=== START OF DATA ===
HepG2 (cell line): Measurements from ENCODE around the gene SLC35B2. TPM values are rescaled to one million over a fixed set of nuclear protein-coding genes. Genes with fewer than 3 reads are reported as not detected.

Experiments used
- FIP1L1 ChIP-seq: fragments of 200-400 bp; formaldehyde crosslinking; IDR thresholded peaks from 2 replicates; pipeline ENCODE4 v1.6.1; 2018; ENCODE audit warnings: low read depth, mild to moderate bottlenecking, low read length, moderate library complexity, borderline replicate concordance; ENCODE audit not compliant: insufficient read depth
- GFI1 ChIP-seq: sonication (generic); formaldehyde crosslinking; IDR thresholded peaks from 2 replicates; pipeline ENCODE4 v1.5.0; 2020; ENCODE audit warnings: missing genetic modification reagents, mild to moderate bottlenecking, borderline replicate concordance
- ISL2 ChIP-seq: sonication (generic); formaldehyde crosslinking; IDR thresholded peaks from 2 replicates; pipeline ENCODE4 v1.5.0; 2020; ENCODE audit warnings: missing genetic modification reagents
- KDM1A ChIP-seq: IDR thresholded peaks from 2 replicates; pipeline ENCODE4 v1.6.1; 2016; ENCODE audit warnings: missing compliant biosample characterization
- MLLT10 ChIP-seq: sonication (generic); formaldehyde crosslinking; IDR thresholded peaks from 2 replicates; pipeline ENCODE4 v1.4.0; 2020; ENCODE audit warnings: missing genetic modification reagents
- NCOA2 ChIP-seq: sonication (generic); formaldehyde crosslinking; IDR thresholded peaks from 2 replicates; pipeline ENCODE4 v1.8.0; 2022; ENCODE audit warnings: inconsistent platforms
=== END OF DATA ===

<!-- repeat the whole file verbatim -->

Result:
HepG2 (cell line): Measurements from ENCODE around the gene SLC35B2. TPM values are rescaled to one million over a fixed set of nuclear protein-coding genes. Genes with fewer than 3 reads are reported as not detected.

Experiments used
- FIP1L1 ChIP-seq: fragments of 200-400 bp; formaldehyde crosslinking; IDR thresholded peaks from 2 replicates; pipeline ENCODE4 v1.6.1; 2018; ENCODE audit warnings: low read depth, mild to moderate bottlenecking, low read length, moderate library complexity, borderline replicate concordance; ENCODE audit not compliant: insufficient read depth
- GFI1 ChIP-seq: sonication (generic); formaldehyde crosslinking; IDR thresholded peaks from 2 replicates; pipeline ENCODE4 v1.5.0; 2020; ENCODE audit warnings: missing genetic modification reagents, mild to moderate bottlenecking, borderline replicate concordance
- ISL2 ChIP-seq: sonication (generic); formaldehyde crosslinking; IDR thresholded peaks from 2 replicates; pipeline ENCODE4 v1.5.0; 2020; ENCODE audit warnings: missing genetic modification reagents
- KDM1A ChIP-seq: IDR thresholded peaks from 2 replicates; pipeline ENCODE4 v1.6.1; 2016; ENCODE audit warnings: missing compliant biosample characterization
- MLLT10 ChIP-seq: sonication (generic); formaldehyde crosslinking; IDR thresholded peaks from 2 replicates; pipeline ENCODE4 v1.4.0; 2020; ENCODE audit warnings: missing genetic modification reagents
- NCOA2 ChIP-seq: sonication (generic); formaldehyde crosslinking; IDR thresholded peaks from 2 replicates; pipeline ENCODE4 v1.8.0; 2022; ENCODE audit warnings: inconsistent platforms